2. Single shared version control – so everyone knows what “trunk” means, and everyone means the same thing.
  3. One step build – so everyone builds the same way
  4. One step deploy – so as to remove all manual and error prone deploy activities
  5. Feature flags – so everyone can ship changes over trunk with minimal risk of side effects.
    That means you can do private betas and dark launches to get confidence in the field with new features prior to enabling features to the wild.
    This also means that you can quickly and risk-freely switch on and off any feature that misbehaves.
  6. Shared DevOps metrics – so everyone is aware of the impact on runtime of whatever is running at the moment
  7. Alert robots – so no one has to sift through logs to find or to understand known problems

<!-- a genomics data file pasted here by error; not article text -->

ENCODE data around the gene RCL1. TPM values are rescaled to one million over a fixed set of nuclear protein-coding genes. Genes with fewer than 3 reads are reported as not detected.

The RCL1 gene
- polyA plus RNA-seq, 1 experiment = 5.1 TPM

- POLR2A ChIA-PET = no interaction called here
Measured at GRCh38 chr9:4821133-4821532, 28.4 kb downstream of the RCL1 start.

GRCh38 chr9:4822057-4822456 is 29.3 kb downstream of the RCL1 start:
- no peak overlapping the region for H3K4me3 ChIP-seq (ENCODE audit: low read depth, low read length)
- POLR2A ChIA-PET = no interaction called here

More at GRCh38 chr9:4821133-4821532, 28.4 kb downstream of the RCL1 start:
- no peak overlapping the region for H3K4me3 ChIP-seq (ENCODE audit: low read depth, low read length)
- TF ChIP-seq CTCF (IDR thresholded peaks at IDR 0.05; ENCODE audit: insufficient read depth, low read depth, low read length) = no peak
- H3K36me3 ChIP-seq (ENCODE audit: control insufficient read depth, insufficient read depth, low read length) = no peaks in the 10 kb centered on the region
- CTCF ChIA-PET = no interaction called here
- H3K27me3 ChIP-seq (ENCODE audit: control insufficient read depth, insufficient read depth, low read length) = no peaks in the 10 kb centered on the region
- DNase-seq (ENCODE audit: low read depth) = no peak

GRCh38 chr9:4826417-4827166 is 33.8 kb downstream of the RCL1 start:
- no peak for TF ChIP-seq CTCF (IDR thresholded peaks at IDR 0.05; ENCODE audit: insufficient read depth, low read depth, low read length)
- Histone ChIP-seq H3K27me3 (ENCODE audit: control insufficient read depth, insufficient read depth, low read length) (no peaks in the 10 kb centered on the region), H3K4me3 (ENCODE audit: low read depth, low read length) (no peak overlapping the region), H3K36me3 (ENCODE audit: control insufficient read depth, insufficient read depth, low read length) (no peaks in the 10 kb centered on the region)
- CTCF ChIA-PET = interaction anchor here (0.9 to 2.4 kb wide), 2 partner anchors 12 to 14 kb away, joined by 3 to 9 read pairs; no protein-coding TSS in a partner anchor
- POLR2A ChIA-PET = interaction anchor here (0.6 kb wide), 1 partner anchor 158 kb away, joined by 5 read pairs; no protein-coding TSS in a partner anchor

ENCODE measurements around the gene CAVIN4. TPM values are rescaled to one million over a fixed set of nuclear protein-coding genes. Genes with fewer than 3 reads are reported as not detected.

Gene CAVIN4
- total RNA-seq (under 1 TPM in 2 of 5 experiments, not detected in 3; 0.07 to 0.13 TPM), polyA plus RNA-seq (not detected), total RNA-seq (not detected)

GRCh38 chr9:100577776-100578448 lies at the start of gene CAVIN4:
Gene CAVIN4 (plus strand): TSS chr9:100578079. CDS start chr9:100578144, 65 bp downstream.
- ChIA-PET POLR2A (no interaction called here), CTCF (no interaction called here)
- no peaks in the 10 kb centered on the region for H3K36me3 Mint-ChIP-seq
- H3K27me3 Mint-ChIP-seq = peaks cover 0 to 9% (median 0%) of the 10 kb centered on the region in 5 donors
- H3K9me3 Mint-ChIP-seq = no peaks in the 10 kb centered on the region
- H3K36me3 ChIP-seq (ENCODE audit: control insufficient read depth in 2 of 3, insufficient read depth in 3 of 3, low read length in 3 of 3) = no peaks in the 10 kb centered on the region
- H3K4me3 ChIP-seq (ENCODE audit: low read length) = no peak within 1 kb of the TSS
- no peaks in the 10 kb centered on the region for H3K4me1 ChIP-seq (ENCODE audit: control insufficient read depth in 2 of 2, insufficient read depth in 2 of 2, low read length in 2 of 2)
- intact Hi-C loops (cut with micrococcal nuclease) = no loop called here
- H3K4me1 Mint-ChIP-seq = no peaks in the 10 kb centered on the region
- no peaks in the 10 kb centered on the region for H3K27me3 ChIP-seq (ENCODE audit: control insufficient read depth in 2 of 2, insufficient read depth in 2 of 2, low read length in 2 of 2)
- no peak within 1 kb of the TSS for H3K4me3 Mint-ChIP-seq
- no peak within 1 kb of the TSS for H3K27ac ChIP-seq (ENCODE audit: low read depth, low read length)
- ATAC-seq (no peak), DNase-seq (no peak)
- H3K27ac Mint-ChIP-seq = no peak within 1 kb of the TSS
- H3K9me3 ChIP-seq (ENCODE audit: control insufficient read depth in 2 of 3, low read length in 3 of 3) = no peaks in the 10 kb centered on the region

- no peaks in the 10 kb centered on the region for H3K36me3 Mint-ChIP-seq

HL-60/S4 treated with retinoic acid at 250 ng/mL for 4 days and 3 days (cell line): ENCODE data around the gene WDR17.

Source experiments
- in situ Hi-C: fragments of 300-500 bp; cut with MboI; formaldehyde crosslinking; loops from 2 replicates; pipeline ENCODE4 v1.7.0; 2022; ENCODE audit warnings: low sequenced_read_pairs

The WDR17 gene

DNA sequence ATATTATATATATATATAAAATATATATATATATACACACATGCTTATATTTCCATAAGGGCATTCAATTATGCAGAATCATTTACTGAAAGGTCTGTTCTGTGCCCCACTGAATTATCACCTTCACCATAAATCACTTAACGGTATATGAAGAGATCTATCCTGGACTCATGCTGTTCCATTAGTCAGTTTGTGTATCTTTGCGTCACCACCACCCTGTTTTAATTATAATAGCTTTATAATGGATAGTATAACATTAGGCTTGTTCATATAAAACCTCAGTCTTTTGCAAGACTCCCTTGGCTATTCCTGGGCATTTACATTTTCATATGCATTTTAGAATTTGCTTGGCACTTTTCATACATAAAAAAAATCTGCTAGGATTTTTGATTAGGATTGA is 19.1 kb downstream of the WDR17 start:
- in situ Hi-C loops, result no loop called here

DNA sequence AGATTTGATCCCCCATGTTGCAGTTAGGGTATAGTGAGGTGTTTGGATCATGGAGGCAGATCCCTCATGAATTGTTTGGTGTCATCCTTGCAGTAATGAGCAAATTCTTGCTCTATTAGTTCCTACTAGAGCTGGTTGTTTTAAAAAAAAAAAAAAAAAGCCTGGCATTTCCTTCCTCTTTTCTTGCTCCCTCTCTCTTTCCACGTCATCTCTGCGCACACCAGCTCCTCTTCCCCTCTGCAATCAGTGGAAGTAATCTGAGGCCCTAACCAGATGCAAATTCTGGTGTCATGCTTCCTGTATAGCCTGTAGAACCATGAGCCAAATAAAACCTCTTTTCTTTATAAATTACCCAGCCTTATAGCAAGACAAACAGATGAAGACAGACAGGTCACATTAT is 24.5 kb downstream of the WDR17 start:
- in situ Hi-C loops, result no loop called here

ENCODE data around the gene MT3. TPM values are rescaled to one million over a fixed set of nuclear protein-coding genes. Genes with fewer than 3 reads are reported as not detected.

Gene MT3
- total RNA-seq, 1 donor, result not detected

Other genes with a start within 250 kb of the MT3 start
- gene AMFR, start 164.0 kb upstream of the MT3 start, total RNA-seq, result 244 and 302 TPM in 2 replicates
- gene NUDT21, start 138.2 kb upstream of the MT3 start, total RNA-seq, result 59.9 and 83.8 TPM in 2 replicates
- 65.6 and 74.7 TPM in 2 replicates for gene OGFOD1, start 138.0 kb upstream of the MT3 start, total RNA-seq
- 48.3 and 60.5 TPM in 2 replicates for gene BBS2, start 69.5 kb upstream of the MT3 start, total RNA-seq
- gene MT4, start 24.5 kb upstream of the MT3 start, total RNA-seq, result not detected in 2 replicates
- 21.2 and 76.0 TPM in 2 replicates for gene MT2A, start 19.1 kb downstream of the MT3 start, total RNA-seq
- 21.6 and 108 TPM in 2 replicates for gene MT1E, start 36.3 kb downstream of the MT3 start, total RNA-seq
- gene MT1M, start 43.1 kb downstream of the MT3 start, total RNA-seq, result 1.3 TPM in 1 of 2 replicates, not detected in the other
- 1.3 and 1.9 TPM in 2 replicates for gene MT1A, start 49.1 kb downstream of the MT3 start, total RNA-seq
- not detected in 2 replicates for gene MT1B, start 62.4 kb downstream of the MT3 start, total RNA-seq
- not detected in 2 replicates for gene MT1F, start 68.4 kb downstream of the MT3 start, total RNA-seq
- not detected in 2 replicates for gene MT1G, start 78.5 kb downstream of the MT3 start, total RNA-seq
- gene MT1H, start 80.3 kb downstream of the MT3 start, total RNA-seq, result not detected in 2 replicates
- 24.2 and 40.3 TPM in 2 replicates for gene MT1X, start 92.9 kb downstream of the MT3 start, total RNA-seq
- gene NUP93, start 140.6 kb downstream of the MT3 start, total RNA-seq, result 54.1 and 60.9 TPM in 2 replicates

Succeeding in achieving this list is made possible through encouraging an organizational culture that is based on:

  1. Respect – A culture that appreciates that everyone wants the success of the organization and that respects differences between people and does not stereotype.
  2. Trust – A culture that encourages transparency, visibility, honesty
  3. Healthy attitude towards failure: A culture that is forgiving failure while encouraging technical and operational excellence. This is made possible by learning, deliberate practice
  4. Responsibility – A culture that encourages responsibility and discourages blaming.

What to do next?

If you are currently struggling to figure out how to do a release cycle that is shorter than a work week, I have no silver bullet to offer.